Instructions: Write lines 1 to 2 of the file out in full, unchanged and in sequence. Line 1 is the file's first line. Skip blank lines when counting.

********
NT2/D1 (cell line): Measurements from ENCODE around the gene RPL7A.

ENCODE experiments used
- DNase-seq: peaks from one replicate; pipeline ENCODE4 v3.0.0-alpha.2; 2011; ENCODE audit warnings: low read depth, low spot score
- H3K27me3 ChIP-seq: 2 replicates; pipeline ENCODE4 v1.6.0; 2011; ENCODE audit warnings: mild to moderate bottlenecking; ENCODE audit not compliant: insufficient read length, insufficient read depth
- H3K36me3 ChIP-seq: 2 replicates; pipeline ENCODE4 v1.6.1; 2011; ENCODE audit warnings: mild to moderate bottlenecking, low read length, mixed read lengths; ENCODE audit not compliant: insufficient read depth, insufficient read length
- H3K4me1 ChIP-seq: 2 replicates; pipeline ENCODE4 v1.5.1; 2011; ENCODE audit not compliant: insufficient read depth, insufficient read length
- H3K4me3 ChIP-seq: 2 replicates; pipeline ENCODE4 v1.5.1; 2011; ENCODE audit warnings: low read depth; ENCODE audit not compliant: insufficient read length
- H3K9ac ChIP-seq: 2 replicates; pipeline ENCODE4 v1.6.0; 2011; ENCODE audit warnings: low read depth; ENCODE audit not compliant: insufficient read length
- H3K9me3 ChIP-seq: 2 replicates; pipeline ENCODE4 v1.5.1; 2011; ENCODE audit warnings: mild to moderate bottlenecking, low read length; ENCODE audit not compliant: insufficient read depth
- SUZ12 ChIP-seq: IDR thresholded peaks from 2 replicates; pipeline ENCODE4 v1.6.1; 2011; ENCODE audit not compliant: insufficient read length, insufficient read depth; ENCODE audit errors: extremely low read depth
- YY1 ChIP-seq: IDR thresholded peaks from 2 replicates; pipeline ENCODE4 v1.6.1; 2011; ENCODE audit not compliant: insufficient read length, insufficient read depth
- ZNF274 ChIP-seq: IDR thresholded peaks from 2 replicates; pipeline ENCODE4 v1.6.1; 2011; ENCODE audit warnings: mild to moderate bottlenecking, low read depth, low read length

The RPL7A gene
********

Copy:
NT2/D1 (cell line): Measurements from ENCODE around the gene RPL7A.

ENCODE experiments used